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The Image of Jews and Judaism in Biblical Interpretation, from Anti-Jewish Exegesis to Eliminationist Antisemitism
Brill's Studies in Theology and Religion (STAR) focuses on theological and religious themes that interact with public issues of contemporary society. It aims at publishing proceedings of conferences, edited volumes, and quality monographs, including outstanding dissertations. In its publications STAR will give high priority to the publication of the results of interdisciplinary research in an ecumenical, interreligious and intercultural context.

The series published an average of one volume per year over the last 5 years.
Supplements to Novum Testamentum publishes monographs and collections of essays that make original contributions to the field of New Testament studies. This includes text-critical, philological and exegetical studies, and investigations which seek to situate early Christian texts (both canonical and non-canonical) and theology in the broader context of Jewish and Graeco-Roman history, culture, religion and literature.

The series has published an average of three volumes per year over the last 5 years.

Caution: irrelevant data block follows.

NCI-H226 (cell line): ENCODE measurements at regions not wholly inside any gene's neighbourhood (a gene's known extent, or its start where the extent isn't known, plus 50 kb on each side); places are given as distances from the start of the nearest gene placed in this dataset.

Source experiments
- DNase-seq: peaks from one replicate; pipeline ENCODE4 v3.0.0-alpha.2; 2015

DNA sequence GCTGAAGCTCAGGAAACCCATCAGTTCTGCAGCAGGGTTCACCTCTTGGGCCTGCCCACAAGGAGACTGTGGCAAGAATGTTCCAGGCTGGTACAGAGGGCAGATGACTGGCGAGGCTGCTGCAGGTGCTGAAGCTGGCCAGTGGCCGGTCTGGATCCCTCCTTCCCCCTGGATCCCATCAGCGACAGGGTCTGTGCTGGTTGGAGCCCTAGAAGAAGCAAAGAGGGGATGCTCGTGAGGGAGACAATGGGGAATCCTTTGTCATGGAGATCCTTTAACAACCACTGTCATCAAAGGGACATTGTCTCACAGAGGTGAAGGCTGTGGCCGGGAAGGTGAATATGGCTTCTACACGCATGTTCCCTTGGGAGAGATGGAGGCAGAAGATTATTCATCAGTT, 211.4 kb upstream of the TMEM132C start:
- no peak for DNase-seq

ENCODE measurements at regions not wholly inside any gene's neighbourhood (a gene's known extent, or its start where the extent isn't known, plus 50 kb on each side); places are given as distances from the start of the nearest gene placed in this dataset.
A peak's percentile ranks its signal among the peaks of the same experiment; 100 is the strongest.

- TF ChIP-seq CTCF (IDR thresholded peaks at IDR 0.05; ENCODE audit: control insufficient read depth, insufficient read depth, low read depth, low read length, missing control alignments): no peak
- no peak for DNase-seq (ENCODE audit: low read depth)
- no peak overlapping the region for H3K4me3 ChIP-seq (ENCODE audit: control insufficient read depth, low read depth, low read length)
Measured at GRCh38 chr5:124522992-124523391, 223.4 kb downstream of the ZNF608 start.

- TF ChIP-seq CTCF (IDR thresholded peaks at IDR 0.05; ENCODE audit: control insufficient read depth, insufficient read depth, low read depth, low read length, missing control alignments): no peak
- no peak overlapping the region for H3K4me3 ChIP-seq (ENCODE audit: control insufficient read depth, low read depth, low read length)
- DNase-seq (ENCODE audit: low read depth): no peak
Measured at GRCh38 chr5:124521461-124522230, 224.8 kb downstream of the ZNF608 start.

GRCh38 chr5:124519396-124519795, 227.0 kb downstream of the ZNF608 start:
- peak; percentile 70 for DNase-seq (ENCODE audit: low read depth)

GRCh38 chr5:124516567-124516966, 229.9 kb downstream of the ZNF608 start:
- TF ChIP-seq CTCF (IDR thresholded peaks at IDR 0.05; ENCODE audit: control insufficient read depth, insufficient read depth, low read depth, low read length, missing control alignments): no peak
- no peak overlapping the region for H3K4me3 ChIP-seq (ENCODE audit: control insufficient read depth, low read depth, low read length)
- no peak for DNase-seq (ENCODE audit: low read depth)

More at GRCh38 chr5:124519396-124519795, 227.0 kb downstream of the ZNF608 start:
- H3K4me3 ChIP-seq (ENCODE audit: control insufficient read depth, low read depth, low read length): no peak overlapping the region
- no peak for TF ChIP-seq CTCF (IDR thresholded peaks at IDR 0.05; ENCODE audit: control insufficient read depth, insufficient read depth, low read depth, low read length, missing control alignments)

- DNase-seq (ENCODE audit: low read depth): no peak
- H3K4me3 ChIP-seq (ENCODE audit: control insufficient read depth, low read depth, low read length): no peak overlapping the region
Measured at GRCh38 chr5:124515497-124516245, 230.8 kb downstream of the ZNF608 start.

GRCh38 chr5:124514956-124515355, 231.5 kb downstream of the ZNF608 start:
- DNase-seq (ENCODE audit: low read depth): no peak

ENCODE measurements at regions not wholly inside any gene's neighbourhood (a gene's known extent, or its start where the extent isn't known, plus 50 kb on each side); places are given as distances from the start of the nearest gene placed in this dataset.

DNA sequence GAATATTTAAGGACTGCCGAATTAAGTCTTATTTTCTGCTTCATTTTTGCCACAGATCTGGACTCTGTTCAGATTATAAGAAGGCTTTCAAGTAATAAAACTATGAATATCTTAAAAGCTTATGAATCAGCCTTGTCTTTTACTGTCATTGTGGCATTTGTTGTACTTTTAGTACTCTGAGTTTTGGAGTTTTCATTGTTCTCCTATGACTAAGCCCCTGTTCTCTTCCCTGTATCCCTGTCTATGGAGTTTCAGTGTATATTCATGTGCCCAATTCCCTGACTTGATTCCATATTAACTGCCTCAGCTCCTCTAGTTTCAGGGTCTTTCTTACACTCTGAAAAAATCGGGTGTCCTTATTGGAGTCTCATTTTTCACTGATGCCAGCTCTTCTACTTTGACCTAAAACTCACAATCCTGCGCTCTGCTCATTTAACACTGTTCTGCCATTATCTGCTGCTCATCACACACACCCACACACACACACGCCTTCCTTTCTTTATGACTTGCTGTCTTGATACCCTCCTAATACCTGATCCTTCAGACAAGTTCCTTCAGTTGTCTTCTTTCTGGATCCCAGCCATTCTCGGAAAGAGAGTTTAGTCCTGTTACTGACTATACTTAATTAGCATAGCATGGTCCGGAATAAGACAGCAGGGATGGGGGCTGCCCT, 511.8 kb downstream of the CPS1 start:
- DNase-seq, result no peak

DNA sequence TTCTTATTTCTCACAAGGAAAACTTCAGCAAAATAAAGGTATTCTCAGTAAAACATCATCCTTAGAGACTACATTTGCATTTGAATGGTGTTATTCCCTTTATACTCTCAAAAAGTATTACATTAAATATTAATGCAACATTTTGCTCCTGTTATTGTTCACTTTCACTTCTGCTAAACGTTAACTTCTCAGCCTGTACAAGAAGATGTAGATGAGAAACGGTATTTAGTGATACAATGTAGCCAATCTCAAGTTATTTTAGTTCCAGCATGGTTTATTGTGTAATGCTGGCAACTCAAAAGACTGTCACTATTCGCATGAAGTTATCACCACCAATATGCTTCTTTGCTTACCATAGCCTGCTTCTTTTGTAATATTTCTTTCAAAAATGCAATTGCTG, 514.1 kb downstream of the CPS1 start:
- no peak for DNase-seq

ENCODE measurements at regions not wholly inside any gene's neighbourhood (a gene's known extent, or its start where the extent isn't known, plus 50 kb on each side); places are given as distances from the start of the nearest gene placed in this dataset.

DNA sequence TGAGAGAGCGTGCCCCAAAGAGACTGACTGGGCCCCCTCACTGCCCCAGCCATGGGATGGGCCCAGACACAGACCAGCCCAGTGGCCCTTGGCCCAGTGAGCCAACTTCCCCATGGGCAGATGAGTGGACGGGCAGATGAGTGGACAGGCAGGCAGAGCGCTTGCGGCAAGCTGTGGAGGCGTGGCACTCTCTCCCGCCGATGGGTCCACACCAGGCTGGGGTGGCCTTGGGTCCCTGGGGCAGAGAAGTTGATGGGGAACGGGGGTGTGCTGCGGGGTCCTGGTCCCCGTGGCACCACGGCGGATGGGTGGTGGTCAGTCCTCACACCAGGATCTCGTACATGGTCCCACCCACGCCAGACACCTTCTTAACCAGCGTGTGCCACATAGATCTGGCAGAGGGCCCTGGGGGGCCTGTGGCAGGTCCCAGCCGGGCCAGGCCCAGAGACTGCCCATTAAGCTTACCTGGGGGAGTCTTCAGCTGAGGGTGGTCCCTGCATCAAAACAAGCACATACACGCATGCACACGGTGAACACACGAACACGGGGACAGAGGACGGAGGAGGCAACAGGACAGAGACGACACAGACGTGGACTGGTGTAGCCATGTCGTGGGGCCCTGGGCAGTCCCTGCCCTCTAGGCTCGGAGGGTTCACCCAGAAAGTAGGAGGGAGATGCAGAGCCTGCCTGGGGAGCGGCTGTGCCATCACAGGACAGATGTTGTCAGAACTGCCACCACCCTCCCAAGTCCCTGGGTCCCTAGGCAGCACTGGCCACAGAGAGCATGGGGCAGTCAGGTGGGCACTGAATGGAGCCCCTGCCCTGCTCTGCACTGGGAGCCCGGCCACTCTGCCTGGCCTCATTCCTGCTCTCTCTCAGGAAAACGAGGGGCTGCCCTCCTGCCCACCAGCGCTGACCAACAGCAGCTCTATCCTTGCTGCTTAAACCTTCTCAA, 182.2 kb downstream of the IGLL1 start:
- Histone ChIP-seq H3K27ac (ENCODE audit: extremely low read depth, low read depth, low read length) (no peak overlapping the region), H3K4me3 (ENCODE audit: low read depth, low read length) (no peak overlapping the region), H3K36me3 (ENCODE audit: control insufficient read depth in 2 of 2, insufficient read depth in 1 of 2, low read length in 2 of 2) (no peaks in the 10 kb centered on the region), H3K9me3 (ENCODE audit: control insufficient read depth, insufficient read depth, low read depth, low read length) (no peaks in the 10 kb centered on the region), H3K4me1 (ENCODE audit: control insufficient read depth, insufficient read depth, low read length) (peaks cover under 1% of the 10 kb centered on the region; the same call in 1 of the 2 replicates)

Are the criteria of authenticity of Jesus research idiosyncratic to New Testament studies, vehicles of subjectivity, and fundamentally flawed vestiges of form criticism as some claim today? If so, why do opponents of the criteria-approach still use them? Or, are the criteria the tools of general historiography as others assert? If true, none have adequately demonstrated where and how principles such as multiple attestation, general and historical coherence, dissimilarity and embarrassment feature in general historiographic method—until now. This study analyzes the methods of general historians and Jesus researchers (who favor or oppose the criteria) and demonstrates that, regardless of sub-discipline, authenticating criteria are inherent to the practice of historiography.
On what basis are Gentile Christians justified and full inheriting members of Abraham’s family? By being circumcised and keeping the Torah? Paul answers by reinterpreting the Abraham narrative in light of the Christ-event as a story of two siblings. True Abrahamic children are those whose Spirit-wrought life arises, as God promised Abraham, from the event of Christ-faith. Like Isaac, they receive the life-giving power of the Spirit that is tethered to God’s promise and the event of eschatological faith. By contrast, those who, like Ishmael, are related to Abraham only by means of the flesh are slaves and not heirs.